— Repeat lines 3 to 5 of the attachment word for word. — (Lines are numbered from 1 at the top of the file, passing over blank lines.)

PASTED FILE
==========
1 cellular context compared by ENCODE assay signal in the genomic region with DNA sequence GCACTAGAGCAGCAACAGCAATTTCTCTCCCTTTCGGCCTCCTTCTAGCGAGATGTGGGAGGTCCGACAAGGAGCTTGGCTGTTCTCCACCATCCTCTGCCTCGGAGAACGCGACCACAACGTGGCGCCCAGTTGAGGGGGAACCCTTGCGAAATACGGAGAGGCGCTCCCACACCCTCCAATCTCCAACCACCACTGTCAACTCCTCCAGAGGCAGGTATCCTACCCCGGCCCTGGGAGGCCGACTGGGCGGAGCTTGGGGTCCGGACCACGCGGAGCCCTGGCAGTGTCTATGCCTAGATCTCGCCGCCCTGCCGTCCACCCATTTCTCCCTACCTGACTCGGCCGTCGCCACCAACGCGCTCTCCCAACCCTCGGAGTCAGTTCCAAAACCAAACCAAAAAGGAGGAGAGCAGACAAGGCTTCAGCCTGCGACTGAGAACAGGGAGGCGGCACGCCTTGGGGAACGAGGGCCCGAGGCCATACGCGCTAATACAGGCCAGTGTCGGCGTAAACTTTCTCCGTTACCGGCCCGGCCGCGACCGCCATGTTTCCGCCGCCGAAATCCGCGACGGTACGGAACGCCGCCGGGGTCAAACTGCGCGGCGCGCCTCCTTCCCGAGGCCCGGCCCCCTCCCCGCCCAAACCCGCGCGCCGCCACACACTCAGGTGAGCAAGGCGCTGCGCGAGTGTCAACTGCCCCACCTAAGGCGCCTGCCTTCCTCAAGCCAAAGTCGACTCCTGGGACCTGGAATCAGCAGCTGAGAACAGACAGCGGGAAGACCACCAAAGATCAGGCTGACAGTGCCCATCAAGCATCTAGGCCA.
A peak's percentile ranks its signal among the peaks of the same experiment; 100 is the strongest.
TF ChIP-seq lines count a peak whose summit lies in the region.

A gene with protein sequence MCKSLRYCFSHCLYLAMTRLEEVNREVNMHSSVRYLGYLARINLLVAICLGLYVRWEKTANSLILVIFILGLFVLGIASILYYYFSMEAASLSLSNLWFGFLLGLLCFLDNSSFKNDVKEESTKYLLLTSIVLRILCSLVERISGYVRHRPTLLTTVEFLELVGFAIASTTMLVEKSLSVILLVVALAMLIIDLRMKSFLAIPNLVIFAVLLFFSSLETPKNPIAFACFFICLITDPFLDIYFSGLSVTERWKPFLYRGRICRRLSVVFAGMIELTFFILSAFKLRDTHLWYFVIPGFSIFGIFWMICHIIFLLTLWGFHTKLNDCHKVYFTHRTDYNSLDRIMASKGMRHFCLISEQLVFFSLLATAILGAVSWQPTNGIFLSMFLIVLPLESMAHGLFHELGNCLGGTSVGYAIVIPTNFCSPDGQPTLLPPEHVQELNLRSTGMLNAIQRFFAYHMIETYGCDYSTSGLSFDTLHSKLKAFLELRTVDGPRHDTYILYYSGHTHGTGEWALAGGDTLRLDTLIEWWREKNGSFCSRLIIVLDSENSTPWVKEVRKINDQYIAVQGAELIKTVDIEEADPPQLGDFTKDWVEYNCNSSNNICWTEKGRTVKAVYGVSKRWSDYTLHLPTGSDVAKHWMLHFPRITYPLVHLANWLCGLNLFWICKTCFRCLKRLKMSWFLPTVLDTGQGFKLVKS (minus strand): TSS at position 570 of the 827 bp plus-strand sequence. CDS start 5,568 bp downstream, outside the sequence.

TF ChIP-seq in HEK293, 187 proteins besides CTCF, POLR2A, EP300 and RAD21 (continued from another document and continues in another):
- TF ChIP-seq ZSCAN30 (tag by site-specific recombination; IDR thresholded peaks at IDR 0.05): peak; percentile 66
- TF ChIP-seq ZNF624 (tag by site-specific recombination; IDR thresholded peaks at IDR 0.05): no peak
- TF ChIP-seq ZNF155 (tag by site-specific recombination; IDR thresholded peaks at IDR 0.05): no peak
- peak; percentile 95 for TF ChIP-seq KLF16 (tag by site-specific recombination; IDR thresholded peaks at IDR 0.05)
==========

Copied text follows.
TF ChIP-seq lines count a peak whose summit lies in the region.

A gene with protein sequence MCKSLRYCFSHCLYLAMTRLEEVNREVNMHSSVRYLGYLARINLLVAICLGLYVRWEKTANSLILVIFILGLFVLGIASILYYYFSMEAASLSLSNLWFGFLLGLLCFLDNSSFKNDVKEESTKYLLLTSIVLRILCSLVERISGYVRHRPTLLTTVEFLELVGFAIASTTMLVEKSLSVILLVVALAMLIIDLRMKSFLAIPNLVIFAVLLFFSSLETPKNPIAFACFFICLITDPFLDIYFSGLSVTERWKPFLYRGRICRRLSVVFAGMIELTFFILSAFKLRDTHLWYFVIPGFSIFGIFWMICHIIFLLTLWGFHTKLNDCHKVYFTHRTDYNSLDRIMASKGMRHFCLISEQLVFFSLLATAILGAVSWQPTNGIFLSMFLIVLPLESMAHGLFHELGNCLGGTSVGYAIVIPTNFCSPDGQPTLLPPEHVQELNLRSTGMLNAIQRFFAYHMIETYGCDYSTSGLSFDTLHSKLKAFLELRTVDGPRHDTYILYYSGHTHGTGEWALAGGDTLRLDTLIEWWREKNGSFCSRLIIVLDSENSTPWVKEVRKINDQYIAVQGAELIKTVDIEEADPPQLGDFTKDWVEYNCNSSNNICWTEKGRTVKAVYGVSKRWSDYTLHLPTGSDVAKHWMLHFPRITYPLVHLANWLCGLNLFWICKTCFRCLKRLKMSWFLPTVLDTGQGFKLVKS (minus strand): TSS at position 570 of the 827 bp plus-strand sequence. CDS start 5,568 bp downstream, outside the sequence.

TF ChIP-seq in HEK293, 187 proteins besides CTCF, POLR2A, EP300 and RAD21 (continued from another document and continues in another):